Twitter certainly brings certain professional opportunities, but a strategic approach is required to manage the platform’s challenges. One is limited in how much one can say in a tweet (140 characters), although links to longer comments can be included. The brevity of communication can make it difficult to get the intonation of posted comments right and tweets are open to misinterpretation as with any form of communication. Some of this is unavoidable, such as when another user appropriates or “re-tweets” your comment out of context, but constantly being reflexive and reflective of what one says online should take precedence over knee jerk reactions.

The openness of social media facilitates a culture of outrage and academicians are easy targets for people and organizations not only interested in disagreeing with us but also seeking to damage our reputations. Some employers can be quite sensitive to social media posts. One of my colleagues suggests a “10 minute rule” when one sees something that is disagreeable. If you have to react, then draft an angry tweet, save it, and then come back in 10 minutes. The issue of time is also salient in that Twitter is just one of many of our other duties. Some of the more successful users limit time on Twitter to certain times of the day or only so many minutes a day.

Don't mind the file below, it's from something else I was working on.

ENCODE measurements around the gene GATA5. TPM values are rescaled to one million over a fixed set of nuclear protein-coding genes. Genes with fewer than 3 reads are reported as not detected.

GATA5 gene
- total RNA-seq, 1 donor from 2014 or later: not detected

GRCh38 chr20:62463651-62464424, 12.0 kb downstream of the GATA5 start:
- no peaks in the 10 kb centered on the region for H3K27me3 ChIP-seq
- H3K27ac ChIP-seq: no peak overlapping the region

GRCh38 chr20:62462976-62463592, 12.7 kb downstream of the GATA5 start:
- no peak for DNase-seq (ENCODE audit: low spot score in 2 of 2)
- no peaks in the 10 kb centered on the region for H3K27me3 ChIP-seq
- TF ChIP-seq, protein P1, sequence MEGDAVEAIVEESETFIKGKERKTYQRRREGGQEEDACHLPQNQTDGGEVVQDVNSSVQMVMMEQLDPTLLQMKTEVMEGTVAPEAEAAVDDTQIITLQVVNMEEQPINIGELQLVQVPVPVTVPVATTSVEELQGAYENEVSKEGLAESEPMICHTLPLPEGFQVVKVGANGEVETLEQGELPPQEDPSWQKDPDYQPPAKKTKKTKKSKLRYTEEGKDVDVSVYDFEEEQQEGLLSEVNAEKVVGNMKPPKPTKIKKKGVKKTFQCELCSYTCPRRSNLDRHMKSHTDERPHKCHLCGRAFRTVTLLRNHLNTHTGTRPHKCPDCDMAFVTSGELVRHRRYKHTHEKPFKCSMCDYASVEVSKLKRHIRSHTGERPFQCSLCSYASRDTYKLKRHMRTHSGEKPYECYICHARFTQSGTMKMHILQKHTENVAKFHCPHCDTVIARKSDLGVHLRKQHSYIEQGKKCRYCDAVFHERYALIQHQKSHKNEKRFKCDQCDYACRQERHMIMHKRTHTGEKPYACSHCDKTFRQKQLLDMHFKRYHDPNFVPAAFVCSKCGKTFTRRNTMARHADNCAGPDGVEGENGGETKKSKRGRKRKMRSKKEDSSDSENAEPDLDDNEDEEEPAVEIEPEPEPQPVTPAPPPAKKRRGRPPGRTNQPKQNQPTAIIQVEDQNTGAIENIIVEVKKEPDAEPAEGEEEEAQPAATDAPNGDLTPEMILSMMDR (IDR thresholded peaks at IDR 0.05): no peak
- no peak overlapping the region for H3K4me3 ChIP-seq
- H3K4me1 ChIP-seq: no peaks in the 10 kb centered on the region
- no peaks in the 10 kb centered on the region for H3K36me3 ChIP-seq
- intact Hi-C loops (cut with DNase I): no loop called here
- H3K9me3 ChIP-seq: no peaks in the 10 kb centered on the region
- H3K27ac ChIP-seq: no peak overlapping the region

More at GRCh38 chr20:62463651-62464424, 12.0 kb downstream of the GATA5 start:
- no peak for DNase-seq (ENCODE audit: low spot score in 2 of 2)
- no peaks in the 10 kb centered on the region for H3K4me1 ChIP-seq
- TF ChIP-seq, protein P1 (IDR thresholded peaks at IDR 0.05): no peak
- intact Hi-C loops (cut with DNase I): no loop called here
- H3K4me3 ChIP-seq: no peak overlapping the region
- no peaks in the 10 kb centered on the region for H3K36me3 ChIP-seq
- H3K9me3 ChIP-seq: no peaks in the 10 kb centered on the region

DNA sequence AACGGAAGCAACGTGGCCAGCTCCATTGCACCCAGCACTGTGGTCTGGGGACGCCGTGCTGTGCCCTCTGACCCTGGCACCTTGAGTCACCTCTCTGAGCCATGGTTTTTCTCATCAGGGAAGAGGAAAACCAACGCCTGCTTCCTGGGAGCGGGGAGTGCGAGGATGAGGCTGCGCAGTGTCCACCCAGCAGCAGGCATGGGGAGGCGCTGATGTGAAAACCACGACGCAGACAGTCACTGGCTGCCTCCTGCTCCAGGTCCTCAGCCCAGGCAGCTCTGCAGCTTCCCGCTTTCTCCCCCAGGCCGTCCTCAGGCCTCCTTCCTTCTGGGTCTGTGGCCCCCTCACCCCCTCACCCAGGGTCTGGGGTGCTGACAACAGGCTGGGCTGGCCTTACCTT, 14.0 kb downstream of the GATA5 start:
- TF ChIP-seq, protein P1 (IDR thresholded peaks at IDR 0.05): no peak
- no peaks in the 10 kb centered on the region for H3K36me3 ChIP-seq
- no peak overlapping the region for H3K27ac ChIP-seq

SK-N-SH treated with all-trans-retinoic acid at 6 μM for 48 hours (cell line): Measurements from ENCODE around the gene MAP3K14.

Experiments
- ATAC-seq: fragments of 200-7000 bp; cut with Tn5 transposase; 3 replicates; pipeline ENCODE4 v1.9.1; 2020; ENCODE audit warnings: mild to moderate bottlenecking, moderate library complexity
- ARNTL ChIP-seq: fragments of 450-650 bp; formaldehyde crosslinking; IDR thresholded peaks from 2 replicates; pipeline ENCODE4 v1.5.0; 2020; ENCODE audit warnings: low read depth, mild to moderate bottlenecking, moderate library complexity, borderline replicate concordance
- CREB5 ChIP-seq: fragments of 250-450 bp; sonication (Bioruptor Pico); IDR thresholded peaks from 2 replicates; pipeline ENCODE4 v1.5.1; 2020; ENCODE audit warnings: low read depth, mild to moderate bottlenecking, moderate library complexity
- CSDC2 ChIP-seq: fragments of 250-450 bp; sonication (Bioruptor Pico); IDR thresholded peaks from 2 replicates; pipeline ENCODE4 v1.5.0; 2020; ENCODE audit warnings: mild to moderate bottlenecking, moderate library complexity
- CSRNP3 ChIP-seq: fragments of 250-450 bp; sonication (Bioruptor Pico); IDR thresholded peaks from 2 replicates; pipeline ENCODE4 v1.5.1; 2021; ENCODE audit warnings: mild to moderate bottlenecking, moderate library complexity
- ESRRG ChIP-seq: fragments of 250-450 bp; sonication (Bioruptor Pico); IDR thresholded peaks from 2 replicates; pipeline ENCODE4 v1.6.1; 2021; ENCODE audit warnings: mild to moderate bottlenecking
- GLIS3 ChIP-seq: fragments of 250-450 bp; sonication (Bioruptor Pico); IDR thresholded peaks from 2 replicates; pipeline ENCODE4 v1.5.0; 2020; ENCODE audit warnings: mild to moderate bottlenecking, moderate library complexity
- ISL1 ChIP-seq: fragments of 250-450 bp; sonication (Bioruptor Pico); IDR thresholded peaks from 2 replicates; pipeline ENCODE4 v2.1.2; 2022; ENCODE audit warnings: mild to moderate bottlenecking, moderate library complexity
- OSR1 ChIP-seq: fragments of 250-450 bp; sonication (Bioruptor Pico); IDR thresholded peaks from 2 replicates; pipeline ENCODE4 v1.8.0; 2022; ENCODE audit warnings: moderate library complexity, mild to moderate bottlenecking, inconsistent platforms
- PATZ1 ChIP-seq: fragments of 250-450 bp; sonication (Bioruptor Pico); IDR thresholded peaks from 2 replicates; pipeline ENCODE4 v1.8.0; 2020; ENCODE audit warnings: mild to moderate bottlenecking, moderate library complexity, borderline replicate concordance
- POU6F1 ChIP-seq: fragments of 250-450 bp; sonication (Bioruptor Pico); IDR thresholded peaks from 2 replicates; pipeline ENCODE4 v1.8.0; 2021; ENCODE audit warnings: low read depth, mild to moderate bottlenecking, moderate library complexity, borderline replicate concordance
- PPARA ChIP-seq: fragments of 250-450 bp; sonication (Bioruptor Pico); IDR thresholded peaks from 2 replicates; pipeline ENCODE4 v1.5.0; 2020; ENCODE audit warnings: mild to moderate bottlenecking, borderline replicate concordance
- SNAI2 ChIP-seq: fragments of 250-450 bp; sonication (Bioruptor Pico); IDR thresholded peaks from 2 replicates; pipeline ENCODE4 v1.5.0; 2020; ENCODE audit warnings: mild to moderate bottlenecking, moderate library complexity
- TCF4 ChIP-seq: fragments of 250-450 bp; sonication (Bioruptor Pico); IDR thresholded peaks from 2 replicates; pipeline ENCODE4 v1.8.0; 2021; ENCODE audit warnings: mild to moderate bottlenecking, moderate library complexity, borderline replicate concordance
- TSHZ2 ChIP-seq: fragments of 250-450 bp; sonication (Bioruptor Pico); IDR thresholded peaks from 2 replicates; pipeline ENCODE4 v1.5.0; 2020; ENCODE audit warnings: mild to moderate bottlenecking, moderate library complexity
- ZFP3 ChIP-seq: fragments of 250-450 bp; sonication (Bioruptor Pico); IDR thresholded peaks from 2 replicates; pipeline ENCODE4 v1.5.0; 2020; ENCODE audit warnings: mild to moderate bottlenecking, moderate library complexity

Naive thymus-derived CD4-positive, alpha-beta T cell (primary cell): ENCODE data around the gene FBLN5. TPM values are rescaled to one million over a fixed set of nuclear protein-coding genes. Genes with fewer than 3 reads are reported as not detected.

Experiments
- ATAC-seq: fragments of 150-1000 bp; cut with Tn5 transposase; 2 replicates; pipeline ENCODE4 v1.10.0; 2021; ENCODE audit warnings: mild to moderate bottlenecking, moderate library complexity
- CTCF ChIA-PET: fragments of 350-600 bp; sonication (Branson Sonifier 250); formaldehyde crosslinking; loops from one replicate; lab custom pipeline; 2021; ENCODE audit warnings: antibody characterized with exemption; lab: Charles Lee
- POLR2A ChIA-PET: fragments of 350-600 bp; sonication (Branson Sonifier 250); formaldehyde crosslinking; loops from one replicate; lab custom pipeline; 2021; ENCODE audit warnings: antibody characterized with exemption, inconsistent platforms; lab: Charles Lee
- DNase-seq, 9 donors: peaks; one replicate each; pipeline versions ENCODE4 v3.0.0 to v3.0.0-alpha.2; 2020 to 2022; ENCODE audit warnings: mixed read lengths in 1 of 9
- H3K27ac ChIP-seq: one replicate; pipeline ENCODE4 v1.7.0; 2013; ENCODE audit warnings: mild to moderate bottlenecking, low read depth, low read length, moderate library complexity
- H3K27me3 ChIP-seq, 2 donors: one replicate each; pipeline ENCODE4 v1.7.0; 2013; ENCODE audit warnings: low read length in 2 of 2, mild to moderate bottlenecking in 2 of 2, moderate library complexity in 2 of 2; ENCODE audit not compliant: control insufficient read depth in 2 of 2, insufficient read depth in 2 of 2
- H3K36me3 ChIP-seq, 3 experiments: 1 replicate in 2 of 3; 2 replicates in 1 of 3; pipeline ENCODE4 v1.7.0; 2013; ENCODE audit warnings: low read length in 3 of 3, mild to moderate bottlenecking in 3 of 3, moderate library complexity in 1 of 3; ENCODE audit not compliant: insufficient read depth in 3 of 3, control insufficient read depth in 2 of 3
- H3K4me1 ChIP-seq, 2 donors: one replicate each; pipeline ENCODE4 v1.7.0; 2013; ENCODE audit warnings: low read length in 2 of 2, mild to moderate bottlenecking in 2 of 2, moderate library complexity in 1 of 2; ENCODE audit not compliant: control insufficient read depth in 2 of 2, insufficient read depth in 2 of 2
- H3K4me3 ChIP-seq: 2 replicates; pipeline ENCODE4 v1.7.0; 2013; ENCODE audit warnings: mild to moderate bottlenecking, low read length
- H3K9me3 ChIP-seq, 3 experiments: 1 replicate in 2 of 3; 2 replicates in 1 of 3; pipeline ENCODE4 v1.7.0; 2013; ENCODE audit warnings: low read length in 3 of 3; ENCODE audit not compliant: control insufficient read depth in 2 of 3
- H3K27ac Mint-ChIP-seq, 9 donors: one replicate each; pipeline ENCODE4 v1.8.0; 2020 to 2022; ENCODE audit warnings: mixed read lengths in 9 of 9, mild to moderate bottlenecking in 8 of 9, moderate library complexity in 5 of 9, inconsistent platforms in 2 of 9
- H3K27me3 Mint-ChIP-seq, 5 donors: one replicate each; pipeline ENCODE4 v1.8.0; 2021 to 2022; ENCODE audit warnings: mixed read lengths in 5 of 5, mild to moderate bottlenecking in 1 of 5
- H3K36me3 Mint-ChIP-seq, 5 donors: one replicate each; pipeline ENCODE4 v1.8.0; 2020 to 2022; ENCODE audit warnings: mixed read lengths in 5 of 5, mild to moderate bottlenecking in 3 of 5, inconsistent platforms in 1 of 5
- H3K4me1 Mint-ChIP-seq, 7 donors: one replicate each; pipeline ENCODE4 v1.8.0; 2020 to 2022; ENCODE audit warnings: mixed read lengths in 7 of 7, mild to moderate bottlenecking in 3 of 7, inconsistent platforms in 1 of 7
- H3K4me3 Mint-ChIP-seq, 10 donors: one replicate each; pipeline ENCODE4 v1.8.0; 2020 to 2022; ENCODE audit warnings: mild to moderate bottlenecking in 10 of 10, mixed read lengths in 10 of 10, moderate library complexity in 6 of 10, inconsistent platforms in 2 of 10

Finally, gaining followers can be a slow and at times disheartening process that requires frequent tweeting, searching for and following others, tagging highly regarded people and organizations in tweets, using hashtags # that are trending, including Twitter handles on presentations and publications, and generating meaningful content and opinion. According to one consulting colleague, “people who share good information and provide thoughtful perspectives do tend to build a following over time.” It is also easier to create compelling content and build a following when you think strategically about what you want to accomplish through social media. Simply joining the Twitter or any social media bandwagon without a goal will probably leave you unsatisfied and the discipline poorly served. Yet, with meaningful direction and a spirit of engagement, investments of time and energy in social media can be a productive and natural extension of one’s traditional academic and professional work as a geographer rather than a distraction from it.

If you, your program, or your workplace currently “move at Twitter speed,” then let me know about your experiences, positive and negative, through email (dalderma [at] utk [dot] edu) or on Twitter using #PresidentAAG.

— Derek Alderman
Professor Geography, University of Tennessee
President, American Association of Geographers

Special thanks to Sarah Bednarz, Jordan Brasher, Jason Dittmer, Latoya Eaves, Kelsey Ellis, Sara Koopman, Bill Moseley, Becky Pendergast, Kris Olds, James Tyner for contributing information and perspectives to this column.

DOI: 10.14433/2017.0012